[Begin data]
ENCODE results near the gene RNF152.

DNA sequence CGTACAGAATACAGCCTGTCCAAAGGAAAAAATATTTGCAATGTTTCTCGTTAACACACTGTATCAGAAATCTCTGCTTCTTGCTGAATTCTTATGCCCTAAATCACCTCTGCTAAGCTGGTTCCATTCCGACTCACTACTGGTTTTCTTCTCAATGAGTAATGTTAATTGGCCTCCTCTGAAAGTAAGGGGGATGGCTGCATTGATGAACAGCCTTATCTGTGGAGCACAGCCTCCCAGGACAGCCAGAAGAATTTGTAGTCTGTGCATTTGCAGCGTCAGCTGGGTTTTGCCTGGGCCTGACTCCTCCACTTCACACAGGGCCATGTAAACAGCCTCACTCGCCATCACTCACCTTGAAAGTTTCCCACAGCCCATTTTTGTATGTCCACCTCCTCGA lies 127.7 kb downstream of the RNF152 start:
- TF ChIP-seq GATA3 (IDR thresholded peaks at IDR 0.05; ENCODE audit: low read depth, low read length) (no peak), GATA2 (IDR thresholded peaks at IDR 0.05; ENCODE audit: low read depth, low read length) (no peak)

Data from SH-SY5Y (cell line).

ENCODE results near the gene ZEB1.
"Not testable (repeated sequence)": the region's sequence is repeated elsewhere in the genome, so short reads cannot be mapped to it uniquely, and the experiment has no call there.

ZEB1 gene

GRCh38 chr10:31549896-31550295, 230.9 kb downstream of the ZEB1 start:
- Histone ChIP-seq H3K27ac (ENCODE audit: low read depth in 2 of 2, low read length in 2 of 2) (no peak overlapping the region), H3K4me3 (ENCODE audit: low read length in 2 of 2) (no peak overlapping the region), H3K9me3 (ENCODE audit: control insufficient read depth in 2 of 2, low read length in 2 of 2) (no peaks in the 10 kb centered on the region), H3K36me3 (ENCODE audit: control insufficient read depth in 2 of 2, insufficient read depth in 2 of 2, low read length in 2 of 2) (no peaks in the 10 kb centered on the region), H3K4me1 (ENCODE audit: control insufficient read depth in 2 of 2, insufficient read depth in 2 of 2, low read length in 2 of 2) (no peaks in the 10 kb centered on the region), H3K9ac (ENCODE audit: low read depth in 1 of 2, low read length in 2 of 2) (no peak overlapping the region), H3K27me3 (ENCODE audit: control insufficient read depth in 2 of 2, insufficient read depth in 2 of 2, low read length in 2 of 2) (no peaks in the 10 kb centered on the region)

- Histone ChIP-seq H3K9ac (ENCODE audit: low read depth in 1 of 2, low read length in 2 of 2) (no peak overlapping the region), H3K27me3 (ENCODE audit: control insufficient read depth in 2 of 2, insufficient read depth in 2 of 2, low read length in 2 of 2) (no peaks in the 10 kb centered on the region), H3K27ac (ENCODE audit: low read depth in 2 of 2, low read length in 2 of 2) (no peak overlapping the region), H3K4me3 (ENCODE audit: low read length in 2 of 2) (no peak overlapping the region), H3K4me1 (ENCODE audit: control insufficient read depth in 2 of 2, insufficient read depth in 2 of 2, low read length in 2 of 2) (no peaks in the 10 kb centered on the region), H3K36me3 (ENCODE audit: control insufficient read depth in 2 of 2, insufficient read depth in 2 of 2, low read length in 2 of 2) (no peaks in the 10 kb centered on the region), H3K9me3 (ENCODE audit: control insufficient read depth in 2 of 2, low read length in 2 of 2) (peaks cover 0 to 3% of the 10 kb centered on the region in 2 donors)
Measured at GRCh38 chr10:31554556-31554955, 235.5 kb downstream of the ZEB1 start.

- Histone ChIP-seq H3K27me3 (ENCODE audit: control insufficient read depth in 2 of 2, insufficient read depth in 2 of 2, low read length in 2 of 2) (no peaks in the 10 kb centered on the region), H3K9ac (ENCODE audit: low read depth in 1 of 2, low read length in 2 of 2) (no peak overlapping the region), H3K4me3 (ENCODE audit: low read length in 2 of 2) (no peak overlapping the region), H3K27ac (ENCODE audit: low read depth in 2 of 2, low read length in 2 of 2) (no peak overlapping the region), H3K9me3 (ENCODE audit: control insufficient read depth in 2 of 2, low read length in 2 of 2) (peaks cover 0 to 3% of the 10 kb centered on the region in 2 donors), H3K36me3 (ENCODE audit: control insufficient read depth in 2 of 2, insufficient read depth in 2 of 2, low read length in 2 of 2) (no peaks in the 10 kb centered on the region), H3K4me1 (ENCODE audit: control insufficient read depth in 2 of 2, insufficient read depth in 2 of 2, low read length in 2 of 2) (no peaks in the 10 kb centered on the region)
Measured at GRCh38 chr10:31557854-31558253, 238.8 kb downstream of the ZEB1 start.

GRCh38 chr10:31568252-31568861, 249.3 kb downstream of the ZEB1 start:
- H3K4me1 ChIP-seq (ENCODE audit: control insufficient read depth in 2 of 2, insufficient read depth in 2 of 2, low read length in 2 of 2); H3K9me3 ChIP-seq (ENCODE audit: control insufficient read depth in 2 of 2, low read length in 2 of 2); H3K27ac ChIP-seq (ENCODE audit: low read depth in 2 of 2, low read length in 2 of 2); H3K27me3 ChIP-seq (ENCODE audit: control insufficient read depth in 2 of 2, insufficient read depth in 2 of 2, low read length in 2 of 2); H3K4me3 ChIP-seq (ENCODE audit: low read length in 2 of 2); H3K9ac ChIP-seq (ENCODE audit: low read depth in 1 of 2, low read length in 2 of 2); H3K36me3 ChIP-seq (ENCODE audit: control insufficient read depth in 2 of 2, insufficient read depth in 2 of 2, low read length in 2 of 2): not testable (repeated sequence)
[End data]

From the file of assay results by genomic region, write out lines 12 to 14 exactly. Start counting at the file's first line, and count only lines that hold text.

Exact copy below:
- Histone ChIP-seq H3K27me3 (ENCODE audit: control insufficient read depth in 2 of 2, insufficient read depth in 2 of 2, low read length in 2 of 2) (no peaks in the 10 kb centered on the region), H3K9ac (ENCODE audit: low read depth in 1 of 2, low read length in 2 of 2) (no peak overlapping the region), H3K4me3 (ENCODE audit: low read length in 2 of 2) (no peak overlapping the region), H3K27ac (ENCODE audit: low read depth in 2 of 2, low read length in 2 of 2) (no peak overlapping the region), H3K9me3 (ENCODE audit: control insufficient read depth in 2 of 2, low read length in 2 of 2) (peaks cover 0 to 3% of the 10 kb centered on the region in 2 donors), H3K36me3 (ENCODE audit: control insufficient read depth in 2 of 2, insufficient read depth in 2 of 2, low read length in 2 of 2) (no peaks in the 10 kb centered on the region), H3K4me1 (ENCODE audit: control insufficient read depth in 2 of 2, insufficient read depth in 2 of 2, low read length in 2 of 2) (no peaks in the 10 kb centered on the region)
Measured at GRCh38 chr10:31557854-31558253, 238.8 kb downstream of the ZEB1 start.

GRCh38 chr10:31568252-31568861, 249.3 kb downstream of the ZEB1 start: